The mammals of the Transvaal.
The primary object of this study is to provide a checklist of the mammals occurring within the Transvaal. A general biological account of each species forms the bulk of this treatise, - discussing, in order of sequence, firstly the taxonomic status of each species as based on a study of available museum specimens. Thereafter the distribution of each species is discussed, and illustrated with a map of known distribution. Remarks are presented on the various environmental factors that may influence individual species ranges. Habitat preferences, habits, and food preferences are then discussed. Available data on breeding seasonality, as based on the monthly ratio of reproductively active and inactive females, are given. External measurements and masses of males and females are tabulated. Records of occurrence based on the number of museum specimens from each locality, and the institution where these specimens are housed, are finally listed for each species. The text is supplemented by a gazetteer, giving the latitudinal and longitudinal coordinates of all the collecting localities. This study is based on some 12 000 museum specimens, the greatest majority housed in the Transvaal Museum collections. During the field work phase of this project, 57 localities were sampled. This yielded the majority of the specimens and the greater part of the data on which this book is based. Information gained from a study of earlier collected material supplements these data files. Additional information such as sight records, field observations, and the published accounts of other scientists, have also been incorporated into the central data files and have been discussed in relation to my own findings. The results of selected studies comprise the discussion. The basic behavioural trends and mean mass of all the carnivore species of the Transvaal are employed to speculate on how interspecific competition is avoided. The distribution of all southern African mammals is employed to statistically evaluate the validity of the biotic zones previously empirically recognized for this subcontinent. The distribution patterns of Transvaal mammals are statistically analysed to subdivide the biotic zones overlying the Transvaal into community types of zoogeographical significance. Other zoogeographical phenomena are discussed in relation to regional species diversity. Reprints of papers arising from this study, and particularly the discussion, are bound in as appendices to this report.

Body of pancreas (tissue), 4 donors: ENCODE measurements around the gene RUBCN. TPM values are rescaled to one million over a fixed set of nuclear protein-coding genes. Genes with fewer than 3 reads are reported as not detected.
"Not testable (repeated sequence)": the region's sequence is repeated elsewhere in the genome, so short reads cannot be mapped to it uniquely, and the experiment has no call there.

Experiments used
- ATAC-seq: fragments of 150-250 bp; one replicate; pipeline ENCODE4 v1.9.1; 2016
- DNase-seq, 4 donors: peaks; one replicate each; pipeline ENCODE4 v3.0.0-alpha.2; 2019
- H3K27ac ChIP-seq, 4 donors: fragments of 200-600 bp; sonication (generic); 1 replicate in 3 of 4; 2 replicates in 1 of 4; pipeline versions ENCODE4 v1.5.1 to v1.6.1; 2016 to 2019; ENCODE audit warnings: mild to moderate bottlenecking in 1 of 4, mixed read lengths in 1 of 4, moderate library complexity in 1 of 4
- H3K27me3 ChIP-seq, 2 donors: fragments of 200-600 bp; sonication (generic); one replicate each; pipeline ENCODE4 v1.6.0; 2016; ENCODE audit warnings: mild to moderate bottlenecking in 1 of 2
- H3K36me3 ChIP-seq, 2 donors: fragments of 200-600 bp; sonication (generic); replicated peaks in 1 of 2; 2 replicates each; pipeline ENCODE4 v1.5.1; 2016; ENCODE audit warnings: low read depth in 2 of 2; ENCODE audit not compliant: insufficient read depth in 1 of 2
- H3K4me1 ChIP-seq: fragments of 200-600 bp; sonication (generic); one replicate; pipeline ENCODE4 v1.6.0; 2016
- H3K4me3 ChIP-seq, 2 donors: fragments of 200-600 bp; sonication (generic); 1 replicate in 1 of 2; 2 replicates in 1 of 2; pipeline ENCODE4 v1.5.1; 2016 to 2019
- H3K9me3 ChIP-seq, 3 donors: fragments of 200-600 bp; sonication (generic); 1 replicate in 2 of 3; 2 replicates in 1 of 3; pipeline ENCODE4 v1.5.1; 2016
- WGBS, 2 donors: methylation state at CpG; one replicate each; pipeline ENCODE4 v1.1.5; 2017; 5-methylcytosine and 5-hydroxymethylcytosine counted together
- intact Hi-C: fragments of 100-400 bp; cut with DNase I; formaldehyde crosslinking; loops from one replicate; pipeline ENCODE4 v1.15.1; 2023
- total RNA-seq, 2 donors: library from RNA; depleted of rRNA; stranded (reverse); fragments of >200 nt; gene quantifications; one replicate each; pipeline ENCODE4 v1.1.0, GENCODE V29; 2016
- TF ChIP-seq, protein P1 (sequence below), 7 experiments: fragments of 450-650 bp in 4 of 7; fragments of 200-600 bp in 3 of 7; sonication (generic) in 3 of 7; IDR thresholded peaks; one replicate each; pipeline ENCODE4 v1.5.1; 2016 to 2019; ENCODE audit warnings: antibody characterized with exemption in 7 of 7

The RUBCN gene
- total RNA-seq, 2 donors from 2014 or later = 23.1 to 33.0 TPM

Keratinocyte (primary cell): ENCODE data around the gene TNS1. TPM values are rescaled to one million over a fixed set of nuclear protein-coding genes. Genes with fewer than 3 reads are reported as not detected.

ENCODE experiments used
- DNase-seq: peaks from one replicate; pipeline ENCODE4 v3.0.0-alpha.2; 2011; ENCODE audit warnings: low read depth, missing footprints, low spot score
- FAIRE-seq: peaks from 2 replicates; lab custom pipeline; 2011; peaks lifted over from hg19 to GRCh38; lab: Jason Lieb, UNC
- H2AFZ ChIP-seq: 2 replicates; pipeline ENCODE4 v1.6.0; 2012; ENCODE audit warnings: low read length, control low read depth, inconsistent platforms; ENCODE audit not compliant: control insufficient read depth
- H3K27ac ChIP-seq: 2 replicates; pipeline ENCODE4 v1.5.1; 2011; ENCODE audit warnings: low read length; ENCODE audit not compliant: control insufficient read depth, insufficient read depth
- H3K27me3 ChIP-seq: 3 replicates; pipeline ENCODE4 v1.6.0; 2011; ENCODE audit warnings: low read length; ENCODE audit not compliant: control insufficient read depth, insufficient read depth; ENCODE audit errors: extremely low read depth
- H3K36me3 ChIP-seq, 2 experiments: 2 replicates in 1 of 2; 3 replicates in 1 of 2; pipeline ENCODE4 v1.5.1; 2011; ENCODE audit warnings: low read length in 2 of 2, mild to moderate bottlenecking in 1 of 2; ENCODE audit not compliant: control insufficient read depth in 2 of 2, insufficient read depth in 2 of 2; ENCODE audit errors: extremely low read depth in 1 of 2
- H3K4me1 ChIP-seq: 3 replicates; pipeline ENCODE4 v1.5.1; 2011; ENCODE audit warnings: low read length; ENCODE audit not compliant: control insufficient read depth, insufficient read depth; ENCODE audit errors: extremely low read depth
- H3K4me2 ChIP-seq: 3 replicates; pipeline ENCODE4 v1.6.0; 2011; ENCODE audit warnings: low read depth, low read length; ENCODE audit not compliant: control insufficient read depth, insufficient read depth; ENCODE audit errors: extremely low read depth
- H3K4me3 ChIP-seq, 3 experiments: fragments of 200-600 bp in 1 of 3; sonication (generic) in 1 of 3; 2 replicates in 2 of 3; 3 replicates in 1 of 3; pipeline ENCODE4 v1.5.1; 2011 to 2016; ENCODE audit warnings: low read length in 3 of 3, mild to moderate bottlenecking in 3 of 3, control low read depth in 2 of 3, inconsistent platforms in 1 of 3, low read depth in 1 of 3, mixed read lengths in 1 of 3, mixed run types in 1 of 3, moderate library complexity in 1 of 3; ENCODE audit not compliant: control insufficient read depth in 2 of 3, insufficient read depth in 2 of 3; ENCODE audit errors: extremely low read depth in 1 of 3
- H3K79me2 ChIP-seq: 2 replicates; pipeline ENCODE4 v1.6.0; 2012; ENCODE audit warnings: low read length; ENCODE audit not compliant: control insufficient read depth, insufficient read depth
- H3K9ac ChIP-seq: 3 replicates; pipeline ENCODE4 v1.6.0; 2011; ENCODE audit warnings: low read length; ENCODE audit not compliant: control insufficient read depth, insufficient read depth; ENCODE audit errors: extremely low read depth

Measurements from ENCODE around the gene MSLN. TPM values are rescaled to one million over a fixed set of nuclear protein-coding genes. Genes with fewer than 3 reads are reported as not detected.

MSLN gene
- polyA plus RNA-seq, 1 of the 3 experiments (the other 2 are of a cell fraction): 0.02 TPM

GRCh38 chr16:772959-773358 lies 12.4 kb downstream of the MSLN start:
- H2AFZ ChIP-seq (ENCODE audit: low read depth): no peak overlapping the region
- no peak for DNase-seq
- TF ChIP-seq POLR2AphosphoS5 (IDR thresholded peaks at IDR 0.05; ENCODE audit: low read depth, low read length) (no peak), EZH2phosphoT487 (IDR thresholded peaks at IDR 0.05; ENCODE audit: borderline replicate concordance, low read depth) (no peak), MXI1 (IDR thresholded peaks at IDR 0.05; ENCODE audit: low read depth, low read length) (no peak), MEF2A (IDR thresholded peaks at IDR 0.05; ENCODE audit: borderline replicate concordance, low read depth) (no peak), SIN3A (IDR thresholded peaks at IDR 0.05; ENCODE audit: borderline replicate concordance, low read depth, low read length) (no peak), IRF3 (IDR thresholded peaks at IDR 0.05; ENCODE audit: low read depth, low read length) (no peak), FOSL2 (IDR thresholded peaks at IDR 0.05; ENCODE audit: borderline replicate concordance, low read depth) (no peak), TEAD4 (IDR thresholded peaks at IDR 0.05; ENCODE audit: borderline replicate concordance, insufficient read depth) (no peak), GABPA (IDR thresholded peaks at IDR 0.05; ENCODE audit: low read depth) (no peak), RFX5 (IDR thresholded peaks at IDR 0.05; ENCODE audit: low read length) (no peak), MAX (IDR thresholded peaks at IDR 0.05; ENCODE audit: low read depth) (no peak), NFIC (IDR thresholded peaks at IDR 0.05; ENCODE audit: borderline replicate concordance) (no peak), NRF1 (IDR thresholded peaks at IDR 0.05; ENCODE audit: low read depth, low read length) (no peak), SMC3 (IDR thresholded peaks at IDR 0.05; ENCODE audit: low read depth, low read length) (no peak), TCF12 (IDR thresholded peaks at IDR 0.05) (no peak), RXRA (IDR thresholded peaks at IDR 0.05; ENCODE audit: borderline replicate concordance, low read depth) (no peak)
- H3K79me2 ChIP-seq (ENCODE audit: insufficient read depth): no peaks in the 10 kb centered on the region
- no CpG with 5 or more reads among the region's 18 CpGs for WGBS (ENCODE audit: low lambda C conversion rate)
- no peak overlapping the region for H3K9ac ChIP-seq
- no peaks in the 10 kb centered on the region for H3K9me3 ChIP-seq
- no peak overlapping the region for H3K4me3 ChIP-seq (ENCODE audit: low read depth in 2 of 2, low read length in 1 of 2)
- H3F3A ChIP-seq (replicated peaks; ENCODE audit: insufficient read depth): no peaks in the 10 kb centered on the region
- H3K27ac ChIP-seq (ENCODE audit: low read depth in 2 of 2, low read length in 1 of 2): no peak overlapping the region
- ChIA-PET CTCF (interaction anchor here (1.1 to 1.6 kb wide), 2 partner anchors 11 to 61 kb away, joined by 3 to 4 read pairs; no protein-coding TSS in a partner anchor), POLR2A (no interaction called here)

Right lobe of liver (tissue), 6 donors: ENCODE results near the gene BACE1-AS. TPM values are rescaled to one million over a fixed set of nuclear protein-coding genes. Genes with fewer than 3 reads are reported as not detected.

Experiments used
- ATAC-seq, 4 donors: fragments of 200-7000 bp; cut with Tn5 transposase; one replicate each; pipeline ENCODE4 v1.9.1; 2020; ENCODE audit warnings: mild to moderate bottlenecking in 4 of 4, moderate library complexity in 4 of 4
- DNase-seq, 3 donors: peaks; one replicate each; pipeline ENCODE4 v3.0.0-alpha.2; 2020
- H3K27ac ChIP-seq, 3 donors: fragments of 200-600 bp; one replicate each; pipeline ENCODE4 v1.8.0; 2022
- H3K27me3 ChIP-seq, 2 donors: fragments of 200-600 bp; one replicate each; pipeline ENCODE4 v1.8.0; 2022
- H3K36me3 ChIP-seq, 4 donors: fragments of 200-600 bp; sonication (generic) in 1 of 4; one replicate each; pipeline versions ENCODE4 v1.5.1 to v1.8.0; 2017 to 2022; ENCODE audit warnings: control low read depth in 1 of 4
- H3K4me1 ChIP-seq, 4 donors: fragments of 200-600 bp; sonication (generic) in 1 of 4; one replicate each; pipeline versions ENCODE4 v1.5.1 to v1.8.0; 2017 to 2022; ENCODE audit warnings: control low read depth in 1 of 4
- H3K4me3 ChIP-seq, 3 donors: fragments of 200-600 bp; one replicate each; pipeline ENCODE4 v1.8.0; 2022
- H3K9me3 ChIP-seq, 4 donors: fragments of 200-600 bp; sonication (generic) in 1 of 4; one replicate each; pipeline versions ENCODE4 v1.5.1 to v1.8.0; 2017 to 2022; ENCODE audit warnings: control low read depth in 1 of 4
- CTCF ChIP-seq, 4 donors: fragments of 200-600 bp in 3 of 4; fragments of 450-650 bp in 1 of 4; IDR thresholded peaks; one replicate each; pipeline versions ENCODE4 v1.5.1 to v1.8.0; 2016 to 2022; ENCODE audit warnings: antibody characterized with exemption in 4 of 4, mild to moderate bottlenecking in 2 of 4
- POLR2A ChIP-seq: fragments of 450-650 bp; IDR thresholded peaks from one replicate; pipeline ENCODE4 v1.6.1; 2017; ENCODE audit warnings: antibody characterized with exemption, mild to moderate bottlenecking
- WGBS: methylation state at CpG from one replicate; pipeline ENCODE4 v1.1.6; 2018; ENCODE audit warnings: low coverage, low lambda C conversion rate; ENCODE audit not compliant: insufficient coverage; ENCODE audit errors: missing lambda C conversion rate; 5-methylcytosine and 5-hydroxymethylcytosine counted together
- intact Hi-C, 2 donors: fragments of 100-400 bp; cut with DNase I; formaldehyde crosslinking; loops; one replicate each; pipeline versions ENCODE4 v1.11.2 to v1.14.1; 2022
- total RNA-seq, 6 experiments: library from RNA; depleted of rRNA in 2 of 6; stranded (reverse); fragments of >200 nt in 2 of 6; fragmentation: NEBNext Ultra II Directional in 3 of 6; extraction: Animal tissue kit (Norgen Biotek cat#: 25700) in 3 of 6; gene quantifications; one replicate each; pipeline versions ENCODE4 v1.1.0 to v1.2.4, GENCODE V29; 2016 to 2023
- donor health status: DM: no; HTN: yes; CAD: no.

Thesis (Ph.D.)-University of Natal, Pietermaritzburg, 1978.
Mammals--Transvaal., Animals--Transvaal., Theses--Zoology.